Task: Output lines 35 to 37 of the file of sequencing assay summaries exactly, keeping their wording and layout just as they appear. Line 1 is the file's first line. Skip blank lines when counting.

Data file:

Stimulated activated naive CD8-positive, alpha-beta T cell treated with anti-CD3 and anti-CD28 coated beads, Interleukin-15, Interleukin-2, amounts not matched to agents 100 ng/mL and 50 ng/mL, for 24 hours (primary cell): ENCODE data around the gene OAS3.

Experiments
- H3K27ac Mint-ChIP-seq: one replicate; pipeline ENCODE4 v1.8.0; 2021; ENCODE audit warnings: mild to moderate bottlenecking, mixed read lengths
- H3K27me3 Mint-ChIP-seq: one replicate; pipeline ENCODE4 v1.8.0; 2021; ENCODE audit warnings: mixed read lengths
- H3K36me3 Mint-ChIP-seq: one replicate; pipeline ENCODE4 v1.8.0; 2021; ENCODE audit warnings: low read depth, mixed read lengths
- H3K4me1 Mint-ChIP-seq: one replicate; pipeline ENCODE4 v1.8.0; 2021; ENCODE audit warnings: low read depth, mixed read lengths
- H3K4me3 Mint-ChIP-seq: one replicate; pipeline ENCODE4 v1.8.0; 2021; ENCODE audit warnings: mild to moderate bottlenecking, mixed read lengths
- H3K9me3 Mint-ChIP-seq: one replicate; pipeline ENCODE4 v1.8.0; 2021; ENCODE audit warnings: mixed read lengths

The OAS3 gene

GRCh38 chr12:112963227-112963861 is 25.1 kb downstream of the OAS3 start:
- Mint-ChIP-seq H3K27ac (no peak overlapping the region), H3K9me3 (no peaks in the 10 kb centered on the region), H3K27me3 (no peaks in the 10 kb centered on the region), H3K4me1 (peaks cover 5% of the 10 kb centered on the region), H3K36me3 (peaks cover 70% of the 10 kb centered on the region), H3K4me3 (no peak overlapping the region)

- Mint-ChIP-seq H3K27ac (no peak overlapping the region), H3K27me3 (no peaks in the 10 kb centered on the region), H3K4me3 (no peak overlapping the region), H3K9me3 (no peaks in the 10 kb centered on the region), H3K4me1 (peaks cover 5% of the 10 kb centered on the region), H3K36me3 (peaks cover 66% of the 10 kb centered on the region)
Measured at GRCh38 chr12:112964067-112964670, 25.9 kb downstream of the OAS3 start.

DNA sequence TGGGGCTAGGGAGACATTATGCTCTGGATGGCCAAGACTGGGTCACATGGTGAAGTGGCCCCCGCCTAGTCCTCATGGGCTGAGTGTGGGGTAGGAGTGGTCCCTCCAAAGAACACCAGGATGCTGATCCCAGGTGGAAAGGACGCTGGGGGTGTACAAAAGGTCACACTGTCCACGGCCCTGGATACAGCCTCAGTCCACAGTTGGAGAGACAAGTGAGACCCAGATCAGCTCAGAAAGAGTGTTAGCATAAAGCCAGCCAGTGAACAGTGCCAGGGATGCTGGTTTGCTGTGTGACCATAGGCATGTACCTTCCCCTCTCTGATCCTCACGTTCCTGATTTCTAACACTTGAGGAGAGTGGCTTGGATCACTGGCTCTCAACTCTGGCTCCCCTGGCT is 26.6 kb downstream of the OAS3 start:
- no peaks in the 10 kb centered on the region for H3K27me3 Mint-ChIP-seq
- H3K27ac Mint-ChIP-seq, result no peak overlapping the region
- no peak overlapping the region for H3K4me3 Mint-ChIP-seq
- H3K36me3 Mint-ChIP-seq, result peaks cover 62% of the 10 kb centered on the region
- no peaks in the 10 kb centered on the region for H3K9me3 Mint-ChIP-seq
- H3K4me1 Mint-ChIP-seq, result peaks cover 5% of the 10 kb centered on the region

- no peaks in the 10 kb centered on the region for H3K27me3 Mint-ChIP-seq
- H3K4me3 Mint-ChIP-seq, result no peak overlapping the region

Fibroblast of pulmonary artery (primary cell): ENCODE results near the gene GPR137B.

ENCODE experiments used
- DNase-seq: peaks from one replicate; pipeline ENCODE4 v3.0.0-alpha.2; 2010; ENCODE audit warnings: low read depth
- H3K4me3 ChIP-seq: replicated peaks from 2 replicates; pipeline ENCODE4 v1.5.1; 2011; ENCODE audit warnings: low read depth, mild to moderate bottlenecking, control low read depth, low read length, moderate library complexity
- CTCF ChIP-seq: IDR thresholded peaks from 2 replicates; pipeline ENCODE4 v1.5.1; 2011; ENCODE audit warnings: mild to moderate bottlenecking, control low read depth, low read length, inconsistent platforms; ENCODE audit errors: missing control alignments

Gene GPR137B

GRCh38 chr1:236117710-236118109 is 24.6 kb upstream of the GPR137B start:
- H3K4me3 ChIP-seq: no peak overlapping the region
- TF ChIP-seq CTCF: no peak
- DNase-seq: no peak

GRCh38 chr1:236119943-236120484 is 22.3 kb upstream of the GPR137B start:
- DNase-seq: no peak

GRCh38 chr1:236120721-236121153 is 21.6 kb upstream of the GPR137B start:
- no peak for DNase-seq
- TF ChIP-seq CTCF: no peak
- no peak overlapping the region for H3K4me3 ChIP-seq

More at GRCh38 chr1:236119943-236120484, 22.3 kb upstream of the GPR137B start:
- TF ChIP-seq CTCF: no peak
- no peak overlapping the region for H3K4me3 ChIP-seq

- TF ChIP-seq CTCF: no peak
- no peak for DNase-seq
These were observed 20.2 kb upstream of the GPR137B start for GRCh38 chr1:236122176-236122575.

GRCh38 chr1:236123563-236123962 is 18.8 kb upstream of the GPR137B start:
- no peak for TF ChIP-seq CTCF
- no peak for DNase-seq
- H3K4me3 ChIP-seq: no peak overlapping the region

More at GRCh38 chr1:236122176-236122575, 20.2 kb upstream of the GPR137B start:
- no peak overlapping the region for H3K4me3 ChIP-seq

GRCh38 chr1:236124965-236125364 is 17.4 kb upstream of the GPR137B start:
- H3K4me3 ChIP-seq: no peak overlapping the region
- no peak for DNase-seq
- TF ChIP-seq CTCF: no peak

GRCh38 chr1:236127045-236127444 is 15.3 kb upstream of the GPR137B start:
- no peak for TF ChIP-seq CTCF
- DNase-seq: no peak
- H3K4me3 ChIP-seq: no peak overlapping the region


GRCh38 chr1:236120721-236121153 is 21.6 kb upstream of the GPR137B start:
- no peak for DNase-seq
- TF ChIP-seq CTCF: no peak